The Pascal unit can also contain 2 more sections, initialization and finalization: these are executed automatically when the main program starts and stops using this unit, as their names suggest.


Clause in an Object Pascal program: a line near the top of the file or Unit (in either the interface or the implementation) which defines which other files need to be accessed to find components used in the program.


===VCL=== Visual Componente Library - Base of Delphi Components Classes. ===V4L=== Video For Linux ===VFW=== Video For Windows


=== WiKi === A type of website that provides documentation for a software package or similar information, and that welcomes editorial activity, additions and comments from the community. Most WiKi sites require potential users to register, and then login in order to edit the site. Documentation can be developed very quickly and flexibly. === Windows === An Operating System from Microsoft, probably the most widely used Operating System today, famous for its user friendly interface but infamous for its vulnerability to malicious attackers. "Windows" also refers to rectangular areas on a computer screen which contain the textual and graphical material associated with a particular process or application. A window may form part of a program or system other than Microsoft's offering, for example there can be X-windows (see X11) or simple text-windows used by inherently text-based systems.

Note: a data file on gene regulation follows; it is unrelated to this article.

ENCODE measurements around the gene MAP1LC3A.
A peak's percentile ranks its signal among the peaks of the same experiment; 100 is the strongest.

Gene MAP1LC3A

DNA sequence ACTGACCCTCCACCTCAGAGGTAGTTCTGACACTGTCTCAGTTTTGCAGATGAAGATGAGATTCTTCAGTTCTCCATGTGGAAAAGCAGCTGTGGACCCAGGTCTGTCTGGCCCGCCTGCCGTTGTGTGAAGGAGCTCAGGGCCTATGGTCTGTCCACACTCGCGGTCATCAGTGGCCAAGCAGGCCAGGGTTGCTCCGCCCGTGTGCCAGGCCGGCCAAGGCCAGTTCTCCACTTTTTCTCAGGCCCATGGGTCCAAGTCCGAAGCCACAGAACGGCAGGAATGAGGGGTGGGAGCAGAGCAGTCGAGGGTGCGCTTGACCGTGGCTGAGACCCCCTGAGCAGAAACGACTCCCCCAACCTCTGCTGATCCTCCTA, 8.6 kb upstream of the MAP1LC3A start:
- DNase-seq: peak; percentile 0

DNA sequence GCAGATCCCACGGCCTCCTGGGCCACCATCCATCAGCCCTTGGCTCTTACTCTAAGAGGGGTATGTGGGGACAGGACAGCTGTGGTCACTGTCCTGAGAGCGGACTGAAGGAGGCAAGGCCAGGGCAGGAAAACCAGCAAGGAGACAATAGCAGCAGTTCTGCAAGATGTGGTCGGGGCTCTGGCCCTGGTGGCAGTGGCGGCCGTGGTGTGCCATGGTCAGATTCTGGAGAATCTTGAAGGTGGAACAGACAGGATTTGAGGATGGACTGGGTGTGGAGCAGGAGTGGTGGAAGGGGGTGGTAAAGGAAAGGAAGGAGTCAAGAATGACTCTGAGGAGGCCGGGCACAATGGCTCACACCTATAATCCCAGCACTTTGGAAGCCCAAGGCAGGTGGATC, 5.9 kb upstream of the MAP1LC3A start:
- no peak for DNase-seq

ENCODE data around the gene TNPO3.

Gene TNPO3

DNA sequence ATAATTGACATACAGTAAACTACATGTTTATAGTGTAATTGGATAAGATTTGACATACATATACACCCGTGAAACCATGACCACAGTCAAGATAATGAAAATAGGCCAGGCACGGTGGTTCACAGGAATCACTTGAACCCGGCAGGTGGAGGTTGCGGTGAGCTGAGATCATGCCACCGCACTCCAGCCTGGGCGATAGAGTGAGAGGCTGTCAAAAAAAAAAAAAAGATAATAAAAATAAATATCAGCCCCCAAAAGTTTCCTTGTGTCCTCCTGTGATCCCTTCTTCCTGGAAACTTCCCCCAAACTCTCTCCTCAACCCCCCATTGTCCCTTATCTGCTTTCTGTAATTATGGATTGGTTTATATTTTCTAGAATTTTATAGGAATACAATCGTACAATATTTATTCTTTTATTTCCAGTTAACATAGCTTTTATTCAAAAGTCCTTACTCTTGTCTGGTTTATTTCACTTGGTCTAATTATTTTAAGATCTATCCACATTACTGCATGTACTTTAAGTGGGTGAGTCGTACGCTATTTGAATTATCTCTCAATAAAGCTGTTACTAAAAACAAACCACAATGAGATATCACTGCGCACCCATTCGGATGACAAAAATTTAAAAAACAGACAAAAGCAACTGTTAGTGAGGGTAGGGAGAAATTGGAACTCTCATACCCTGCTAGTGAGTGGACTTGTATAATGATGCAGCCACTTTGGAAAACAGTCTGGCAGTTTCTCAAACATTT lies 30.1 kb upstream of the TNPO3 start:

===X11=== Also called XFree, Xorg or simply X is a Unix graphical interface. The X11 concept is quite different from the Windows GDI mainly because XFree is a program, not just a set of libraries. Because X11 is more hardware oriented and doesn't have a full set of widgets yet, some programmers developed more advanced widgets like GTK and QT and various Window Managers and Desktop Environments like GNOME, KDE, XPde, XFCE, IceWM, WindowMaker and many others. For more information about X11 please visit the XFree website.




PDA made by Sharp which uses Linux as its operating system. Its processor is the ARM for which a port of the FreePascal compiler has been made, and it is possible to cross-compile applications in FreePascal which will run on the Zaurus